After examining the design of the study and how data was collected, the next thing to do when you come upon a statistic or the result of a statistical study is to look for mathematical errors in the data. Start by asking, “Is this number correct?” Don’t assume it is! You’d probably be surprised at the number of simple arithmetic errors that occur when statistics are collected, summarized, reported, or interpreted.

To spot arithmetic errors or omissions in statistics:

• Check to be sure everything adds up. In other words, do the percents in the pie chart add up to 100 (or close enough due to rounding)? Do the number of people in each category add up to the total number surveyed?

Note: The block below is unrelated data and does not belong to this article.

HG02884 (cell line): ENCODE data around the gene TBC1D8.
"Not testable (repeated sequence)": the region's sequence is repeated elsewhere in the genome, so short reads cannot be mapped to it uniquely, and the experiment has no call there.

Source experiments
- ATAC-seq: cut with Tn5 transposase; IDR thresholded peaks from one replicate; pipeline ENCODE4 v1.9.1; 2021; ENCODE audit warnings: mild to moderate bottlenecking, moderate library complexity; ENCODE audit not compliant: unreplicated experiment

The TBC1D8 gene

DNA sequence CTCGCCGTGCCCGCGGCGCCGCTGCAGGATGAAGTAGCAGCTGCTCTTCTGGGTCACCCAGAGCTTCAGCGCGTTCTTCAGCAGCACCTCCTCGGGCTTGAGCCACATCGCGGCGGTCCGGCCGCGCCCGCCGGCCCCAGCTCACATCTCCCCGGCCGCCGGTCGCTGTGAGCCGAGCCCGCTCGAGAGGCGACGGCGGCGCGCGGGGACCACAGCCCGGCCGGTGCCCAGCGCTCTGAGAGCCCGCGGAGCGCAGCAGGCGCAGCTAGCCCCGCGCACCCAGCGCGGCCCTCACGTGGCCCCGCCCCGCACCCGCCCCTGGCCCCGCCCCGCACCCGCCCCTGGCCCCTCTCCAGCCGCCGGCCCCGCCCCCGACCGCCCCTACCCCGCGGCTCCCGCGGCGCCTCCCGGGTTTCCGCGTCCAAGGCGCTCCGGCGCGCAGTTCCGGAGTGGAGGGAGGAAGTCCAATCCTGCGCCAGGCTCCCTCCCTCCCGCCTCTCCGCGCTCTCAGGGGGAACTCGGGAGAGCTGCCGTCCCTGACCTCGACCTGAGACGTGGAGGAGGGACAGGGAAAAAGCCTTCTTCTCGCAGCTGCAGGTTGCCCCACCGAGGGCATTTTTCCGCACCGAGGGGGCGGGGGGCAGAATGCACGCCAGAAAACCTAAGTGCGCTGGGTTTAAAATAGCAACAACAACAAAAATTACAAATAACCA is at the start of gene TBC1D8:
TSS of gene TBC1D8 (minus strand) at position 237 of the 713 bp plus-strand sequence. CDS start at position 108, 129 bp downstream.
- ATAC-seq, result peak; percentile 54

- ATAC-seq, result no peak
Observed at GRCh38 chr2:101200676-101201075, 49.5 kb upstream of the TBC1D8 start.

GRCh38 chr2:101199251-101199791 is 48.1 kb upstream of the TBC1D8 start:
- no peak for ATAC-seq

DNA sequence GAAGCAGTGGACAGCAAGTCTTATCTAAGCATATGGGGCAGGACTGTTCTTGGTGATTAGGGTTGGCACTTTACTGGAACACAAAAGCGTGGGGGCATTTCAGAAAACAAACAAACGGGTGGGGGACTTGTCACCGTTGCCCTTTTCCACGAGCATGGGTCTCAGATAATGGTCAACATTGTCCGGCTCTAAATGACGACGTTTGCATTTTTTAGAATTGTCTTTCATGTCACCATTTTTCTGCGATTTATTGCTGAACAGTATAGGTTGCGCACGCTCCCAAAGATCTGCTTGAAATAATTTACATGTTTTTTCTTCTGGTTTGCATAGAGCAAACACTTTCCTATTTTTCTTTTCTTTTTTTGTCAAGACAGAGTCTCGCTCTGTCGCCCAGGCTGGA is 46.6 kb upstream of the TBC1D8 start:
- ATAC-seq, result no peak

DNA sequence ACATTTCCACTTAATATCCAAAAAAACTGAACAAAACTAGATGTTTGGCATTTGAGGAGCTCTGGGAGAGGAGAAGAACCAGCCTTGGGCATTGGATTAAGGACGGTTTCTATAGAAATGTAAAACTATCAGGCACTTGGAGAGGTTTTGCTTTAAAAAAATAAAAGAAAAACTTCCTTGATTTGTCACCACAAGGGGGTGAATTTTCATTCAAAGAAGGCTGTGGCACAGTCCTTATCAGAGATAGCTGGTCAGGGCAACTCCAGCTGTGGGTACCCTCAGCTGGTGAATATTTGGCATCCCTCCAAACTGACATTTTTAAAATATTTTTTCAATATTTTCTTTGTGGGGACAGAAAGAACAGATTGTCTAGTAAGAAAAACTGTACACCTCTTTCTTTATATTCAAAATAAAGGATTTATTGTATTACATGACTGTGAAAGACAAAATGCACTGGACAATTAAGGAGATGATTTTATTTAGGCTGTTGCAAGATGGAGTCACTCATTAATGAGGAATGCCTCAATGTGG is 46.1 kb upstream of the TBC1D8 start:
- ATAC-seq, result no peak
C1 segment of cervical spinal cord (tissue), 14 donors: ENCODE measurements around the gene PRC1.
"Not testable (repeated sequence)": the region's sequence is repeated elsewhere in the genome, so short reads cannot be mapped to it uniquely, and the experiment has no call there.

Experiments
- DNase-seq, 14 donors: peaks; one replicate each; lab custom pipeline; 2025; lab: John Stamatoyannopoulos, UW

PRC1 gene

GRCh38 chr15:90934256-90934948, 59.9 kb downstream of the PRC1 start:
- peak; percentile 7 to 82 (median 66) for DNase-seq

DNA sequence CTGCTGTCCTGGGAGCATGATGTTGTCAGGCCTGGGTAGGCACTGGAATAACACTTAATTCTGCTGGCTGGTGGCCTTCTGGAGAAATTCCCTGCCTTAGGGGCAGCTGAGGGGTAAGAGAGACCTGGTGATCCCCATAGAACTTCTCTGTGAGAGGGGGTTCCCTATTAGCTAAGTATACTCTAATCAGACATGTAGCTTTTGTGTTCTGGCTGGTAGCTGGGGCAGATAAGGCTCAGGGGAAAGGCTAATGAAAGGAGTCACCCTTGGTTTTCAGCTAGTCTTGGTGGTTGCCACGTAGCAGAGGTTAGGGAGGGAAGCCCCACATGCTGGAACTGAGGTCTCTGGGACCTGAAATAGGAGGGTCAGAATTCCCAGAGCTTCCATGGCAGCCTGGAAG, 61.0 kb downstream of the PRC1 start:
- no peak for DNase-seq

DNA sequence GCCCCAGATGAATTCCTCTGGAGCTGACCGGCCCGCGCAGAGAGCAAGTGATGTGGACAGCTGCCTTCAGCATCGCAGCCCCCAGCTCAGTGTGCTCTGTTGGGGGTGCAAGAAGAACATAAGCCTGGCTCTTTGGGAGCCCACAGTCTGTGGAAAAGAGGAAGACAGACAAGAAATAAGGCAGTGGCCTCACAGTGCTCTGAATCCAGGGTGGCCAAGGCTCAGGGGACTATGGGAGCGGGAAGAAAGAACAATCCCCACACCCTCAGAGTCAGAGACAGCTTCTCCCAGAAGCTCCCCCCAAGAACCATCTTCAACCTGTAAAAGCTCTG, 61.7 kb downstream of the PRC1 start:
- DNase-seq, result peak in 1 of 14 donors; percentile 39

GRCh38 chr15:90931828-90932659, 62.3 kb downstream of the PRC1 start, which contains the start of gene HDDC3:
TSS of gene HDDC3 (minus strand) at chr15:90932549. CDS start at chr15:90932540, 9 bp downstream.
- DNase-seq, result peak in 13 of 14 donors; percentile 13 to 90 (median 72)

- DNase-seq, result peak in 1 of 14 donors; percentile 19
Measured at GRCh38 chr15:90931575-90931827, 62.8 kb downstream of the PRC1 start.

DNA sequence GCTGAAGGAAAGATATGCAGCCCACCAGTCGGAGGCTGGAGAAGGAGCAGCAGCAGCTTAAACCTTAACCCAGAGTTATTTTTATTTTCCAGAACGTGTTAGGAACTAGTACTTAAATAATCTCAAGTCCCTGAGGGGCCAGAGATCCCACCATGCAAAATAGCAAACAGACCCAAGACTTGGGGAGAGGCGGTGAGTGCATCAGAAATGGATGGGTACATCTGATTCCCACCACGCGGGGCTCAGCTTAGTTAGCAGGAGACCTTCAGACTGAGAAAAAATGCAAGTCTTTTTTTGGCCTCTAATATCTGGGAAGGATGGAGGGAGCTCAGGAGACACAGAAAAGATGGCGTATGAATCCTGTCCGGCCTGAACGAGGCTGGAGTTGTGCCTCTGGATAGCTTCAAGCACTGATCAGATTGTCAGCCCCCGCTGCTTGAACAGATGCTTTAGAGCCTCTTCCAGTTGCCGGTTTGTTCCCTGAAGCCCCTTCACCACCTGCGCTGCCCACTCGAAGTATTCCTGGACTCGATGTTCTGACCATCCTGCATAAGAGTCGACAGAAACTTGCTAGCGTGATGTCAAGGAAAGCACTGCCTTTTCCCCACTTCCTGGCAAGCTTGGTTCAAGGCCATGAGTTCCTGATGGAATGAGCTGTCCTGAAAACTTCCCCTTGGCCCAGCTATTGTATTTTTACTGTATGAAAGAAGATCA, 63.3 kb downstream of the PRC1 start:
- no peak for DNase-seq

• Double-check even the most basic calculations.

• Always look for a total sample size so you can put the results into proper perspective. Ignore results based on tiny sample sizes.

• Examine whether the projections are reasonable. For example, if three deaths due to a certain condition are said to happen per minute, that adds up to over 1.5 million such deaths in a year. Depending on what condition is being reported, this number may be unreasonable.